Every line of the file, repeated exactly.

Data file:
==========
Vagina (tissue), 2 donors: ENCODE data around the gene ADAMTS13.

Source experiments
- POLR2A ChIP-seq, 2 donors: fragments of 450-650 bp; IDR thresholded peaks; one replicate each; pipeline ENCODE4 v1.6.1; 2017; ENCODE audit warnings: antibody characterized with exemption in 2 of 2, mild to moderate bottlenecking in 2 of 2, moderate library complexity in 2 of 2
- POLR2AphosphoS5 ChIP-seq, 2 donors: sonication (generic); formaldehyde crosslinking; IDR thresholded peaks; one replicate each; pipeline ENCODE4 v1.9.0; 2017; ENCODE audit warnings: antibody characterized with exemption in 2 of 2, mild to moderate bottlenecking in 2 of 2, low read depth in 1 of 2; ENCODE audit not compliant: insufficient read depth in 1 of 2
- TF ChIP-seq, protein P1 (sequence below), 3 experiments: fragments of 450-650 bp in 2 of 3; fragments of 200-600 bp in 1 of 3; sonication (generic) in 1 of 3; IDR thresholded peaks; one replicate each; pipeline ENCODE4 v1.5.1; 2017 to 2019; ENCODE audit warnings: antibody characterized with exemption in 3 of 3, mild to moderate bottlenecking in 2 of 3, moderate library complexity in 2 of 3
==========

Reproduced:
Vagina (tissue), 2 donors: ENCODE data around the gene ADAMTS13.

Source experiments
- POLR2A ChIP-seq, 2 donors: fragments of 450-650 bp; IDR thresholded peaks; one replicate each; pipeline ENCODE4 v1.6.1; 2017; ENCODE audit warnings: antibody characterized with exemption in 2 of 2, mild to moderate bottlenecking in 2 of 2, moderate library complexity in 2 of 2
- POLR2AphosphoS5 ChIP-seq, 2 donors: sonication (generic); formaldehyde crosslinking; IDR thresholded peaks; one replicate each; pipeline ENCODE4 v1.9.0; 2017; ENCODE audit warnings: antibody characterized with exemption in 2 of 2, mild to moderate bottlenecking in 2 of 2, low read depth in 1 of 2; ENCODE audit not compliant: insufficient read depth in 1 of 2
- TF ChIP-seq, protein P1 (sequence below), 3 experiments: fragments of 450-650 bp in 2 of 3; fragments of 200-600 bp in 1 of 3; sonication (generic) in 1 of 3; IDR thresholded peaks; one replicate each; pipeline ENCODE4 v1.5.1; 2017 to 2019; ENCODE audit warnings: antibody characterized with exemption in 3 of 3, mild to moderate bottlenecking in 2 of 3, moderate library complexity in 2 of 3